"The atmosphere here was real quiet as I was going around the bases. So I think our fans were cheering back home," Loney said.
The Cubs entered the postseason with the best record in league, hoping for a fast start 100 years after their last World Series championship.
But Ramirez and Torre, winners of six World Series crowns in the AL, wound up on top in their first playoff game together. Ramirez's homer was his 25th in the postseason, extending his own record.
"I'm just being Manny," Manny said.
"That's it. I've been playing great everywhere, and I'm just happy that I'm here in L.A. It was a great move for me, just to go and show people that that other stuff that I left behind wasn't true, that I just want to come and get a new life and play the game ... and show people that I still can do this."
Few needed to be convinced, because after being traded from Boston, Ramirez sparked the Dodgers to the NL West title. And there he was Wednesday night, leading them again, even hustling hard to beat out an infield single in the third inning.
"We get a sense of what he's been doing all these years," Loney said.
The win was a good omen for the Dodgers. The last time they started a postseason series with a victory was 1988 -- the Kirk Gibson game in the World Series.
Only 18 of 56 teams who lost the division series opener came back to win the series, including only four of 28 in the NL, according to the Elias Sports Bureau.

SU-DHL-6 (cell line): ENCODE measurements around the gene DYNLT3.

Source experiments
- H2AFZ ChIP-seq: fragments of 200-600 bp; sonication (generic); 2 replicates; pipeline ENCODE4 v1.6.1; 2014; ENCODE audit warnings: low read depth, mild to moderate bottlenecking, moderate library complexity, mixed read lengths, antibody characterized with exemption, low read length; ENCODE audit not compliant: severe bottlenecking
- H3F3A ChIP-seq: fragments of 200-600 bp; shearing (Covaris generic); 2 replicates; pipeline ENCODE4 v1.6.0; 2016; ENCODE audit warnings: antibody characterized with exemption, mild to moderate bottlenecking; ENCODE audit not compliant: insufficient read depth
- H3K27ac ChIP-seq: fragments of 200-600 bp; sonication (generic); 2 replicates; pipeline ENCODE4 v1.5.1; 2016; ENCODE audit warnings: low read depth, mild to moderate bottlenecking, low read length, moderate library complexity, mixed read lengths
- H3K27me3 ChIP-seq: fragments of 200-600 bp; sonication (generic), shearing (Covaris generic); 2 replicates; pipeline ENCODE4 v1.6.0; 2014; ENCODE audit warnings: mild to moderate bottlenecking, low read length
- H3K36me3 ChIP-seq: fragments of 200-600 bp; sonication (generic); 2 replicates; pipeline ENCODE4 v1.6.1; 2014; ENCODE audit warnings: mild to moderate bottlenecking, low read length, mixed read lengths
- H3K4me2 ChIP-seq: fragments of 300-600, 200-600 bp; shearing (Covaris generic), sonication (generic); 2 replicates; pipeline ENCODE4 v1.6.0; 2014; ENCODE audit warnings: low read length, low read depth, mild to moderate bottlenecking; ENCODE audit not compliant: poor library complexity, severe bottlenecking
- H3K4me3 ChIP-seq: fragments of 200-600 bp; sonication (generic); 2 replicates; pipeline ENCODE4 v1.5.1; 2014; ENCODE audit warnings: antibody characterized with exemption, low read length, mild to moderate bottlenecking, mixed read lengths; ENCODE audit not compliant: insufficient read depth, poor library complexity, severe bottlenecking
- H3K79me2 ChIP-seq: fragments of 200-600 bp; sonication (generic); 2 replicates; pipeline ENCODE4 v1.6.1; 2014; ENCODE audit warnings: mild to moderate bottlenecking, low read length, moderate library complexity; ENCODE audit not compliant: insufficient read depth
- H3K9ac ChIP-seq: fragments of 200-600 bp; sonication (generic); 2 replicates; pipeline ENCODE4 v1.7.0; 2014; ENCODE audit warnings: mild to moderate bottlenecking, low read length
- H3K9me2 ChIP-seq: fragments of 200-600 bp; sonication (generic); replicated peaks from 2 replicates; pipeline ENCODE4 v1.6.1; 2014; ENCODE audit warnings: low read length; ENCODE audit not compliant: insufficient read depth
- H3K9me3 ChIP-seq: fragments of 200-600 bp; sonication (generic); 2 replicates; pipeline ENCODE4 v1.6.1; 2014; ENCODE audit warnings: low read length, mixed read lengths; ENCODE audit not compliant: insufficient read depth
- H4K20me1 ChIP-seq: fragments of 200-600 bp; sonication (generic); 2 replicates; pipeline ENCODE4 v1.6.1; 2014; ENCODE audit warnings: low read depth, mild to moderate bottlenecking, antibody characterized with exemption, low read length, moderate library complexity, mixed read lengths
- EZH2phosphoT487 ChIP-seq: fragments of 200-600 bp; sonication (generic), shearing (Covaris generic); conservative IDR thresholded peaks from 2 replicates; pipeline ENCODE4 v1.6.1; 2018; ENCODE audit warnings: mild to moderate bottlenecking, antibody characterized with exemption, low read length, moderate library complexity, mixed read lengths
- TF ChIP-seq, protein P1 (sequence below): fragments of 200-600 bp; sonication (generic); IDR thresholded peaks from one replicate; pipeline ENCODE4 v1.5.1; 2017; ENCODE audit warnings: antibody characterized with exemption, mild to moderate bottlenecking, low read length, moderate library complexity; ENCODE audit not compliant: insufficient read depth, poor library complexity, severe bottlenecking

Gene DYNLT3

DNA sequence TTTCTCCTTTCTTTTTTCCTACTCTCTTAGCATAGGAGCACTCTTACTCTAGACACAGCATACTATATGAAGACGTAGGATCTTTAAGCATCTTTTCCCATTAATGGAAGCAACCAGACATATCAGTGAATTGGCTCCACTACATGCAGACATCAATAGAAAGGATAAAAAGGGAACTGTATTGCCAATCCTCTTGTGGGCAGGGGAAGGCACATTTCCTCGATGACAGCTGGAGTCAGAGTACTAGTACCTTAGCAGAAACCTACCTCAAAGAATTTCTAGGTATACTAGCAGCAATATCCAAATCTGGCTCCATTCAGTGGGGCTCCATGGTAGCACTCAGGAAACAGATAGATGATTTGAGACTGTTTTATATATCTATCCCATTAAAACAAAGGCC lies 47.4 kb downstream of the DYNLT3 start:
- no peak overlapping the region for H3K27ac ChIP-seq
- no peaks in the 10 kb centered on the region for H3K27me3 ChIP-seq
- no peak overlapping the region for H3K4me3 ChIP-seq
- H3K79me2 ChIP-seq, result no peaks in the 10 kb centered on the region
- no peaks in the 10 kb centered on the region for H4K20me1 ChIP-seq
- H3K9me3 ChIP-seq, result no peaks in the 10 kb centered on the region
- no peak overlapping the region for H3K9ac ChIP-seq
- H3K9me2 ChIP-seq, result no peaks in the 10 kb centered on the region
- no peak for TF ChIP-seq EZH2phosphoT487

"Let's hope we get better," Cubs manager Lou Piniella said. "Let's put this one behind us and go get them tomorrow."
Torre made his 13th straight postseason managerial appearance -- the previous 12 were with the Yankees -- and extended his record for postseason wins to 77 in a matchup with Piniella, another veteran skipper.
"It does lot for our confidence," Torre said. "We know how good Chicago is. We know how consistent they've been all year. And to have them get a lead and for us to just maintain our patience, it's important."
Dempster walked the bases loaded in the fifth, and Loney delivered for the Dodgers.
After swinging and missing the first two pitches, he sent a 1-2 pitch over the wall in center for the grand slam that gave the Dodgers a 4-2 lead and silenced a Wrigley Field crowd that was cheering loudly for Dempster (0-1) to get out of the jam he created.
"Invariably, when you keep putting people on, they're going to score, and they scored there quickly with that grand slam," Piniella said.
The Dodgers padded the lead in the eighth when Blake DeWitt doubled and reached third on an error by center fielder Jim Edmonds, scoring on Casey Blake's single off Jeff Samardzija. Martin homered off Jason Marquis in the ninth.
Dempster, 14-3 at Wrigley during the regular season, threw 109 pitches in just 4 2/3 innings, giving up four runs and four hits while matching a career high seven walks.
"I sure put myself in a tough situation," Dempster added.
Lowe (1-0) went 6-1 in his final 10 starts of the regular season as the Dodgers got past Arizona to win the AL West, with a huge boost from Ramirez's 17 homers and 53 RBIs in 53 games after he was acquired from the Red Sox. Lowe allowed two runs and seven hits in six innings.
The Cubs are out to end their 100-year championship drought and the Dodgers have been struggling in the postseason for the last two decades. Before winning Wednesday night, Los Angeles had been 1-12 in the playoffs since beating Oakland in the 1988 Series.
After all his successful years with the Yankees and the many eventful games, Torre was still well aware of his surroundings Wednesday night.
"I've been in the American League for 12 years, to come into Wrigley Field for a playoff game, this is pretty cool," said Torre, who also has managed the Mets, Cardinals and Braves.
Greg Maddux pitched the ninth for the Dodgers. The 355-game winner made a couple of relief appearances in the postseason for Atlanta in 1998 and 1999. Maddux, who started his career with the Cubs and had two stints with them, got a warm welcome during pregame introductions.